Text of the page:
The brain PET scan showed an increase in metabolism in two areas of the brain before surgery compared with the normal-weight women. This difference was no longer present six months after surgery.
The two areas were the right posterior cingulate gyrus (the area that may be more active in early Alzheimer's disease) and the right posterior lobe of the cerebellum (involved in motor co-ordination).
Blood glucose, insulin levels and insulin resistance were higher in obese women than normal-weight women before surgery and improved to similar levels six months after surgery. Two of the inflammatory markers – CRP and IL-6 – were also significantly higher prior to surgery but then improved.
How did the researchers interpret the results?
The researchers concluded that, "metabolic and inflammatory properties associated with obesity in young adults are accompanied by changes in the cerebral metabolism capable of being reversed with weight loss."
They acknowledge that, "further studies are required to improve the understanding of the pathogenesis of the cognitive dysfunction related to obesity and the effects of weight loss on the occurrence of dementia."
This small short-term study has not shown that weight loss surgery reduces the risk of dementia. The women in this study were relatively young (about 41 years old on average) and all had normal neuropsychological test performance.
What this study did show is that, unsurprisingly, weight loss for severely obese women was associated with improved insulin resistance and blood glucose levels, and reduced levels of inflammation.
The main result reported by the researchers was a higher level of metabolism in two areas of the brain in severely obese women before gastric band surgery compared with normal-weight controls. This reduced to normal levels six months after surgery, when they had lost a substantial amount of weight but were still obese.
According to the researchers, one of these parts of the brain usually has reduced levels of metabolism in Alzheimer's disease, but has higher levels of metabolism in young people with a genetically increased risk of Alzheimer's disease before the levels then reduce. But they did not test any of the women for this genetic risk factor (apolipoprotein E type 4 allele).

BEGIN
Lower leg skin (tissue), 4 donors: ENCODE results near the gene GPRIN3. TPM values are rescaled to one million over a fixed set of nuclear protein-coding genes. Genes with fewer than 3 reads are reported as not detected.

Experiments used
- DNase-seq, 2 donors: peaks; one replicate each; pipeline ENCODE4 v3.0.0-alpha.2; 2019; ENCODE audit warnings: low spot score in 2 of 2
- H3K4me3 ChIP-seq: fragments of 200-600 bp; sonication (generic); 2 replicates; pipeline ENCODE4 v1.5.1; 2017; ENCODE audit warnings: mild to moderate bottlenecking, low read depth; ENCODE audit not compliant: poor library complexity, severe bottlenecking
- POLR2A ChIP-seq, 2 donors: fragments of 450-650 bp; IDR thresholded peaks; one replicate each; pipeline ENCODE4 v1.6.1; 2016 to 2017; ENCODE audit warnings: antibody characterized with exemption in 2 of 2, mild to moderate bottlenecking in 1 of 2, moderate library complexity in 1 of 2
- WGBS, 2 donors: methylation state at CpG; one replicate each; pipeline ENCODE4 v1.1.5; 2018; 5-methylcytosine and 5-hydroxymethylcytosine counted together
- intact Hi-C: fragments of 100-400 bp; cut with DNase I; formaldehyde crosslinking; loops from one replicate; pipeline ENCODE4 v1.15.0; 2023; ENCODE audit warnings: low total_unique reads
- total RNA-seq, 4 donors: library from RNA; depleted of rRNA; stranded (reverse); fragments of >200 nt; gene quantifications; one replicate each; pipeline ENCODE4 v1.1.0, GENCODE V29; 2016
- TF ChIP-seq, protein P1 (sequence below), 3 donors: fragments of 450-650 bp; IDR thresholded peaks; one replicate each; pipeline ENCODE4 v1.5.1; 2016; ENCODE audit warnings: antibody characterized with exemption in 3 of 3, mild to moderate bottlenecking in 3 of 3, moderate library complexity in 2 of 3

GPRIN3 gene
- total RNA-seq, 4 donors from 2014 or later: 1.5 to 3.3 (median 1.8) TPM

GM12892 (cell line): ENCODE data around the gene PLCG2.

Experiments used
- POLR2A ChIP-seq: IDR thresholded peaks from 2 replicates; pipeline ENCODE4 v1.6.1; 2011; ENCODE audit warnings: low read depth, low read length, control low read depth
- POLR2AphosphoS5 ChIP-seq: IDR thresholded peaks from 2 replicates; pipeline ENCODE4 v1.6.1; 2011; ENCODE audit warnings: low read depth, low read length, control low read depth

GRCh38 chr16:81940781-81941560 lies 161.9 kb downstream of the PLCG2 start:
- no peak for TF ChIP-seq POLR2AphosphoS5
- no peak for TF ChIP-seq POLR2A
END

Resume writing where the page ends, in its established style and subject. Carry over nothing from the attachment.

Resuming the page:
The study also only followed the women for six months. This means it was not able to show what happened to activity in this area over a longer period of time, or whether any of the women would go on to develop Alzheimer's disease.
Overall, this study cannot show that the increased level of activity was associated with an increased risk of dementia, or that the reduction of activity after the women lost weight would change their risk.
There were improvements in the time it took the obese women to complete half of one of the six neuropsychological tests after the surgery and weight loss, but this cannot be attributed solely to weight loss. It could be that the women were quicker simply because they had done the test before and remembered how to do it.
The normal-weight women were only tested once, and there was no randomised control group of severely obese women who did not have surgery. Therefore, there was no group that allowed the researchers to compare whether completing the test for a second time would be faster, even without weight loss. There was also no difference in the women's ability to complete the other part of this test, or in the other five tests.
Further limitations of the study include:
- the small number of participants
- all the participants were women, so the results may not be applicable to men
- this was a select group of severely obese women with an average BMI of 50kg/m², so may not apply to women with other levels of obesity – a normal weight is between 19 and 25kg/m², obesity is considered for those over 30kg/m² and severe obesity for those over 40kg/m²
- it is not clear what gynaecological conditions the control women had and whether this could have affected the results
- there is no information about any other potential confounding factors that could have influenced the results, including other medical conditions, lifestyle factors such as smoking or alcohol use, or a family history of dementia
In conclusion, this study does not show that weight loss surgery reduces the risk of dementia. Despite this, the study does provide further evidence of the benefits of this type of surgery, including weight loss and improvements in insulin resistance, which would reduce the risk of diabetes.
Weight loss surgery should only be considered as a last resort. Many people can achieve significant weight loss through reducing their calorie intake and by taking regular exercise. This also has the added bonus of eliminating the risks of complications and after effects of surgery, such as excess skin.
For more information on losing weight, download the NHS Choices weight loss plan.